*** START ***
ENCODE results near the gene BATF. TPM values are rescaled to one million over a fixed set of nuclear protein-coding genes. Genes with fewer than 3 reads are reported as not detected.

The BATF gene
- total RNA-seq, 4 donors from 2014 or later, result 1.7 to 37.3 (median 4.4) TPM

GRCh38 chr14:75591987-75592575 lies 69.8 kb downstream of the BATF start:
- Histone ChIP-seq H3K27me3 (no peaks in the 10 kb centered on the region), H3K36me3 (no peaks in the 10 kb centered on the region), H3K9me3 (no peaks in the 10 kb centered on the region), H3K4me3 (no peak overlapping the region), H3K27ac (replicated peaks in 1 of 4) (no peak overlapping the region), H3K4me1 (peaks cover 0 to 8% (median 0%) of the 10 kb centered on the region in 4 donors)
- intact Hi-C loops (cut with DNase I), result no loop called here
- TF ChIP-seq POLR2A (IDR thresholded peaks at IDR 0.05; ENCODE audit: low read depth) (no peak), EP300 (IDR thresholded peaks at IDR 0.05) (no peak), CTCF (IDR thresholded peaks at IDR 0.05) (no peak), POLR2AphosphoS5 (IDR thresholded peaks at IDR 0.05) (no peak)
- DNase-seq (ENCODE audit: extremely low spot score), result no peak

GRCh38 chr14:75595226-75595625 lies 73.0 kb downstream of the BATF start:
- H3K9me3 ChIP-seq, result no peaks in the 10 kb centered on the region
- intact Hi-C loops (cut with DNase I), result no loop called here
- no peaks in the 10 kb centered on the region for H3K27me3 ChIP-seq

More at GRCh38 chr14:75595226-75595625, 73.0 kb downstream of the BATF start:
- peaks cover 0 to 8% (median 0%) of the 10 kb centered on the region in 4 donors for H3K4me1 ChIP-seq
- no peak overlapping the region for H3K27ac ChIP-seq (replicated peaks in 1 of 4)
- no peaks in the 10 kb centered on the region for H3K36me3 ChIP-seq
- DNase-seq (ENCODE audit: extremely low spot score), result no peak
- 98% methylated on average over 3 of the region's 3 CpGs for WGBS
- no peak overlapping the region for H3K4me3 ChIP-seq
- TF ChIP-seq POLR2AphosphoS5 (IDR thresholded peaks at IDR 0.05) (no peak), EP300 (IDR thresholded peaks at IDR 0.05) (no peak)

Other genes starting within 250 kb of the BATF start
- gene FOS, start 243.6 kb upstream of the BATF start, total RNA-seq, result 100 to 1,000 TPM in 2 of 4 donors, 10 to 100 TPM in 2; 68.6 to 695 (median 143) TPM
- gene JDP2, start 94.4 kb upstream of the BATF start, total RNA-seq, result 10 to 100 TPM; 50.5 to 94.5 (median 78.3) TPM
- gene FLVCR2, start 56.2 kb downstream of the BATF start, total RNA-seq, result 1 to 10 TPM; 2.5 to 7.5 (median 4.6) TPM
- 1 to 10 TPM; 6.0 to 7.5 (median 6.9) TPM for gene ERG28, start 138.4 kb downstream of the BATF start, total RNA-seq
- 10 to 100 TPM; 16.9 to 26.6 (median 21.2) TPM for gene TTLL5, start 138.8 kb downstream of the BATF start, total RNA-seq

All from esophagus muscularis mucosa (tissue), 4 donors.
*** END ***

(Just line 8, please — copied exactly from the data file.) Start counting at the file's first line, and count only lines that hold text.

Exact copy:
- DNase-seq (ENCODE audit: extremely low spot score), result no peak